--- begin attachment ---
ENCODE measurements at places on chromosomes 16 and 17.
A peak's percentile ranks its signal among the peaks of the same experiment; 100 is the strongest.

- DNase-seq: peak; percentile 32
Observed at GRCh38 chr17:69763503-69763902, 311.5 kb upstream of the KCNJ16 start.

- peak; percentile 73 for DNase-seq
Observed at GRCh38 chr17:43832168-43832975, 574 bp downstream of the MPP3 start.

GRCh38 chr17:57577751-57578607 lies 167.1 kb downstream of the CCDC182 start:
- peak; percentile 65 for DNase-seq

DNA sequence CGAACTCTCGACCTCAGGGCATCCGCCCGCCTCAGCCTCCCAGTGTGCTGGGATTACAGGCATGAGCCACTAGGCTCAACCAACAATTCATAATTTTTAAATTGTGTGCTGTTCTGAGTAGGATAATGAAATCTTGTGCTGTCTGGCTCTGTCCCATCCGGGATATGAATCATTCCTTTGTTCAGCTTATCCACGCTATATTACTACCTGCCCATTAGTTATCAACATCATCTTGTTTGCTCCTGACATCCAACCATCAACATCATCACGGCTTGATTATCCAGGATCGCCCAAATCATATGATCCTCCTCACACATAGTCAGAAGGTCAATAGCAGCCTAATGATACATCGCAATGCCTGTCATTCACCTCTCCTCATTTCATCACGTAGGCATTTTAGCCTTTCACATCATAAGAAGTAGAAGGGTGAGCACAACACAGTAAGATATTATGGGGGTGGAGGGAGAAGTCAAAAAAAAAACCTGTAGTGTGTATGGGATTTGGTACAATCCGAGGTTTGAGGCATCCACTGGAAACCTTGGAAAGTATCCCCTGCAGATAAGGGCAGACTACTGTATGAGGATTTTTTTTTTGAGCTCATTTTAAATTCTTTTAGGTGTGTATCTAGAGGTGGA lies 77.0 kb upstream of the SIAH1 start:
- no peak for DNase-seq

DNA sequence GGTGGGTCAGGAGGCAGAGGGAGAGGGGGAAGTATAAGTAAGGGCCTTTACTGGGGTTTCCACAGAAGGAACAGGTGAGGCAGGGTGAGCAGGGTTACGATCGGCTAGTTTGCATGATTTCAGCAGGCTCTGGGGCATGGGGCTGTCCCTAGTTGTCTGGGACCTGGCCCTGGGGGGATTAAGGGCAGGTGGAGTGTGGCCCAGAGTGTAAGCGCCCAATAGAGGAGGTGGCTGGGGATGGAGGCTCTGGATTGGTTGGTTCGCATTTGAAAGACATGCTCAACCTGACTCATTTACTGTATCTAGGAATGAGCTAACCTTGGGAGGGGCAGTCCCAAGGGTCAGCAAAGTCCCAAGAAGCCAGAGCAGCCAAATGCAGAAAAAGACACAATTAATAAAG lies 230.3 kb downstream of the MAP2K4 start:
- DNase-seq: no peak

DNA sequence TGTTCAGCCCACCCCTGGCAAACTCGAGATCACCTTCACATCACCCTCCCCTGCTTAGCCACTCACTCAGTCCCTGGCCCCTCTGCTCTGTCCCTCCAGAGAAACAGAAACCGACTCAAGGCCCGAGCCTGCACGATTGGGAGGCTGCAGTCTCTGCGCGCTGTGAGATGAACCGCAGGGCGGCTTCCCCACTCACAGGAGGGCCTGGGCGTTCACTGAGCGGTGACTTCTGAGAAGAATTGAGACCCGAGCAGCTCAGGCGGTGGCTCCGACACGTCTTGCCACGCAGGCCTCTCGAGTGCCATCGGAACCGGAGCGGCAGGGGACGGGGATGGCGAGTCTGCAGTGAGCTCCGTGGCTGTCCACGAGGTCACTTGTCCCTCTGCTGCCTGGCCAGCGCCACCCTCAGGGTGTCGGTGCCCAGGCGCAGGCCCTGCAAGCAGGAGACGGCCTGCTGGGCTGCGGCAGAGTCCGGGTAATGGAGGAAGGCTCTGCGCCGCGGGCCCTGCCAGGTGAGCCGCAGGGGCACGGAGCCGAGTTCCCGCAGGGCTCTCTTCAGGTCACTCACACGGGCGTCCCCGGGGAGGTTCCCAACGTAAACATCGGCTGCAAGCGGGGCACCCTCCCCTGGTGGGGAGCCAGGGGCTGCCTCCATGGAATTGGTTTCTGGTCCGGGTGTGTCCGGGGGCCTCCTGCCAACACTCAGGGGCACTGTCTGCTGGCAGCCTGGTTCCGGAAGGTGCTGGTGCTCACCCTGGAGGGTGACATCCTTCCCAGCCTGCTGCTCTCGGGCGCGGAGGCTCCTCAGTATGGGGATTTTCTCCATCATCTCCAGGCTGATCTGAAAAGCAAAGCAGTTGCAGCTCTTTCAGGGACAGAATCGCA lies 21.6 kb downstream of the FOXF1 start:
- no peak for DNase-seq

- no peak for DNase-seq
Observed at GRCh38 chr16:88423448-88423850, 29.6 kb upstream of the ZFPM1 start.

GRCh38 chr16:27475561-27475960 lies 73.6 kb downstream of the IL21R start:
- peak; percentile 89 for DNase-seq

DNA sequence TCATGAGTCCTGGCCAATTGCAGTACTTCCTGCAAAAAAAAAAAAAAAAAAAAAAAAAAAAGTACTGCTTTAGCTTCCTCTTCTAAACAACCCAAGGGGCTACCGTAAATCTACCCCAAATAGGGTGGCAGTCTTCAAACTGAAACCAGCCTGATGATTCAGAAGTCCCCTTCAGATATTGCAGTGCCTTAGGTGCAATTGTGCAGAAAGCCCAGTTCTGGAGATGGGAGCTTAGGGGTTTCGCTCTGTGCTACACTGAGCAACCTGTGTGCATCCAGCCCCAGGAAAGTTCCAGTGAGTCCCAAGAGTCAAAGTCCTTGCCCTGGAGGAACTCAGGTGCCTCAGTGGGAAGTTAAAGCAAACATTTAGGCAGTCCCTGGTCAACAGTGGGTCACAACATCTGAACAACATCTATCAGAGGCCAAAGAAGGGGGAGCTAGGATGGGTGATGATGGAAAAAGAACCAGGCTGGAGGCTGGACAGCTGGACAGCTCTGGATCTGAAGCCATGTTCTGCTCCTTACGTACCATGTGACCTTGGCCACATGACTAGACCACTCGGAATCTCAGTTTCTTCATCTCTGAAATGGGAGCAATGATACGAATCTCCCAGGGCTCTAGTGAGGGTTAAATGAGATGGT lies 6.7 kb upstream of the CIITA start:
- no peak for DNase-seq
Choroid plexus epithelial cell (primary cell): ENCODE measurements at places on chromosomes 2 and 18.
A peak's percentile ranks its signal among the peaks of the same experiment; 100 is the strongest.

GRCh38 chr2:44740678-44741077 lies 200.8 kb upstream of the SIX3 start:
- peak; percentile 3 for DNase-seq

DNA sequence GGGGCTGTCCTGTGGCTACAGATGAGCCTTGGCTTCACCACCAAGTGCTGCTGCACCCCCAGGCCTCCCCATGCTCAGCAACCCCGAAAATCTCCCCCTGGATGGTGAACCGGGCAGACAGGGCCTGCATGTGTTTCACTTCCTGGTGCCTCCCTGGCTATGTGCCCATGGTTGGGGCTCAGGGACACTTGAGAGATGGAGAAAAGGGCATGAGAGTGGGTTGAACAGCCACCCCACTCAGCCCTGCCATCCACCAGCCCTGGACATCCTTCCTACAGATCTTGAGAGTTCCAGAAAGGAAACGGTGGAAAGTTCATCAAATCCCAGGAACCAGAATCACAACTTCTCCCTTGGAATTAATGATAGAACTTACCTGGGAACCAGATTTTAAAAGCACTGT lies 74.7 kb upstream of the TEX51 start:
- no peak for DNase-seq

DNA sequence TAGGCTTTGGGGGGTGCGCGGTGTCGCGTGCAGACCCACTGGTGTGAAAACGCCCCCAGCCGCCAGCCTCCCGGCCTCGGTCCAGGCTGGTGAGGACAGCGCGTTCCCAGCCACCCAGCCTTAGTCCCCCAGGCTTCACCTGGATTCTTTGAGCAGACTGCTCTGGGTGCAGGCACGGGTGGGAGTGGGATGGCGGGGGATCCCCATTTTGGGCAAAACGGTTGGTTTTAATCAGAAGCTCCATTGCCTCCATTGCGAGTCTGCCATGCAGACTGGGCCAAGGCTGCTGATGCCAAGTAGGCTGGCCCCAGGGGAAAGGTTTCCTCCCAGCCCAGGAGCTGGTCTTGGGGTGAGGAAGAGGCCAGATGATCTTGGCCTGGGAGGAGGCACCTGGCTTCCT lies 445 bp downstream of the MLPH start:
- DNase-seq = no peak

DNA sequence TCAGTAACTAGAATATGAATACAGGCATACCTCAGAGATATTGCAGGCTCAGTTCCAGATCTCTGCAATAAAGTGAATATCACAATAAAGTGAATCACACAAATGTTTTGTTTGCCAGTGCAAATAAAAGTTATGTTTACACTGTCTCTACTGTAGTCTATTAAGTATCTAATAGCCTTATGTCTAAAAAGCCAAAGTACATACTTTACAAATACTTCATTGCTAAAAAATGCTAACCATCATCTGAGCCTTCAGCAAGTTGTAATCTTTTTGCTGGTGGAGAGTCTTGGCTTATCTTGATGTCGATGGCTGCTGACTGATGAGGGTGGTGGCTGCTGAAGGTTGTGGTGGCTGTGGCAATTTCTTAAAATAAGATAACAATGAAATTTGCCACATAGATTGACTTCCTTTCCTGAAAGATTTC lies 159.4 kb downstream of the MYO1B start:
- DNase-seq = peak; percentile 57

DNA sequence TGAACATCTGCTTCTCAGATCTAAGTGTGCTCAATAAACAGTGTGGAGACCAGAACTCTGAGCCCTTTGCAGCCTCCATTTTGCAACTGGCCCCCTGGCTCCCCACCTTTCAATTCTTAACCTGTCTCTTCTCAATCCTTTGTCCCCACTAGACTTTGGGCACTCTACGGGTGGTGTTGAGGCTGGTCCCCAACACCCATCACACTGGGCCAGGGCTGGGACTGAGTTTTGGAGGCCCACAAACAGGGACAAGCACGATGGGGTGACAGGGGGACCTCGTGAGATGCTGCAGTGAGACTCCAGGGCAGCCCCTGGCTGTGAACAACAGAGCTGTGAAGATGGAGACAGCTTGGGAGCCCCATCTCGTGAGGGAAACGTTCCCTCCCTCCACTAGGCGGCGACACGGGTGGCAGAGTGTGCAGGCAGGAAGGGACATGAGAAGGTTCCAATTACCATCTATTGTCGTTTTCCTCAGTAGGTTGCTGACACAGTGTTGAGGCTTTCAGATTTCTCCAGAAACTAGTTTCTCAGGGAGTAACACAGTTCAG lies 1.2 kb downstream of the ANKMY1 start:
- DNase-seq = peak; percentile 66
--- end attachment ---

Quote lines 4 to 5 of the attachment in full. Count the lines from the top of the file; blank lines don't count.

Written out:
Observed at GRCh38 chr17:69763503-69763902, 311.5 kb upstream of the KCNJ16 start.

- peak; percentile 73 for DNase-seq